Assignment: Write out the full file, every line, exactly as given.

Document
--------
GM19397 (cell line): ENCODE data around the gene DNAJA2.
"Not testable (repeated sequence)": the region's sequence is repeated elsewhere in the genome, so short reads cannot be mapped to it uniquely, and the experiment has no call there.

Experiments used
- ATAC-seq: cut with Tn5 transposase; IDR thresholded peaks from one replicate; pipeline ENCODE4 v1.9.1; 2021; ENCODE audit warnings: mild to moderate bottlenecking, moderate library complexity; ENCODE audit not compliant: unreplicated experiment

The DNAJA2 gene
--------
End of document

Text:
GM19397 (cell line): ENCODE data around the gene DNAJA2.
"Not testable (repeated sequence)": the region's sequence is repeated elsewhere in the genome, so short reads cannot be mapped to it uniquely, and the experiment has no call there.

Experiments used
- ATAC-seq: cut with Tn5 transposase; IDR thresholded peaks from one replicate; pipeline ENCODE4 v1.9.1; 2021; ENCODE audit warnings: mild to moderate bottlenecking, moderate library complexity; ENCODE audit not compliant: unreplicated experiment

The DNAJA2 gene